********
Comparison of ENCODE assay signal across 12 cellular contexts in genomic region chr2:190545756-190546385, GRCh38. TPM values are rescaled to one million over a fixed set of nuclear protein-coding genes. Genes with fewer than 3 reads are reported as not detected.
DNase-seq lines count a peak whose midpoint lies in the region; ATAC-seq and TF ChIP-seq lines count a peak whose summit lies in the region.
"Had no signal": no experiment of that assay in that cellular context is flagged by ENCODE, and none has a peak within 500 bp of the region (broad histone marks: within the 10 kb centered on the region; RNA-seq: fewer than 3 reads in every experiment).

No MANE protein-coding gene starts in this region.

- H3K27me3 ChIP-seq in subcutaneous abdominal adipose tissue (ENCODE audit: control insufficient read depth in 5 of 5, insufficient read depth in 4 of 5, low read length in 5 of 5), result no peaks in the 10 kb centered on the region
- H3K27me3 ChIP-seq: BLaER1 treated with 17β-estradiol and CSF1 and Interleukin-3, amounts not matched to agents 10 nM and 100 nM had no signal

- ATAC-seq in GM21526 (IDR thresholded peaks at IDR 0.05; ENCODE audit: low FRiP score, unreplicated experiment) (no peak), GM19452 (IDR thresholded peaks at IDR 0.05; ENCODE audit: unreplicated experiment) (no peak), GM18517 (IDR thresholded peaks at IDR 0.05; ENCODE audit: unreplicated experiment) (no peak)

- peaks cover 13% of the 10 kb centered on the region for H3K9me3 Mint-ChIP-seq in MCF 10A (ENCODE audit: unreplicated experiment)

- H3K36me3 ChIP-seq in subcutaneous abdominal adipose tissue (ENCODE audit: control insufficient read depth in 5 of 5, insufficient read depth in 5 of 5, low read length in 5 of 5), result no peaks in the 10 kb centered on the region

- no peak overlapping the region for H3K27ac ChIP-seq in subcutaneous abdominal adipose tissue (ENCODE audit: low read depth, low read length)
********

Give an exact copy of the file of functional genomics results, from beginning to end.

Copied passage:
Comparison of ENCODE assay signal across 12 cellular contexts in genomic region chr2:190545756-190546385, GRCh38. TPM values are rescaled to one million over a fixed set of nuclear protein-coding genes. Genes with fewer than 3 reads are reported as not detected.
DNase-seq lines count a peak whose midpoint lies in the region; ATAC-seq and TF ChIP-seq lines count a peak whose summit lies in the region.
"Had no signal": no experiment of that assay in that cellular context is flagged by ENCODE, and none has a peak within 500 bp of the region (broad histone marks: within the 10 kb centered on the region; RNA-seq: fewer than 3 reads in every experiment).

No MANE protein-coding gene starts in this region.

- H3K27me3 ChIP-seq in subcutaneous abdominal adipose tissue (ENCODE audit: control insufficient read depth in 5 of 5, insufficient read depth in 4 of 5, low read length in 5 of 5), result no peaks in the 10 kb centered on the region
- H3K27me3 ChIP-seq: BLaER1 treated with 17β-estradiol and CSF1 and Interleukin-3, amounts not matched to agents 10 nM and 100 nM had no signal

- ATAC-seq in GM21526 (IDR thresholded peaks at IDR 0.05; ENCODE audit: low FRiP score, unreplicated experiment) (no peak), GM19452 (IDR thresholded peaks at IDR 0.05; ENCODE audit: unreplicated experiment) (no peak), GM18517 (IDR thresholded peaks at IDR 0.05; ENCODE audit: unreplicated experiment) (no peak)

- peaks cover 13% of the 10 kb centered on the region for H3K9me3 Mint-ChIP-seq in MCF 10A (ENCODE audit: unreplicated experiment)

- H3K36me3 ChIP-seq in subcutaneous abdominal adipose tissue (ENCODE audit: control insufficient read depth in 5 of 5, insufficient read depth in 5 of 5, low read length in 5 of 5), result no peaks in the 10 kb centered on the region

- no peak overlapping the region for H3K27ac ChIP-seq in subcutaneous abdominal adipose tissue (ENCODE audit: low read depth, low read length)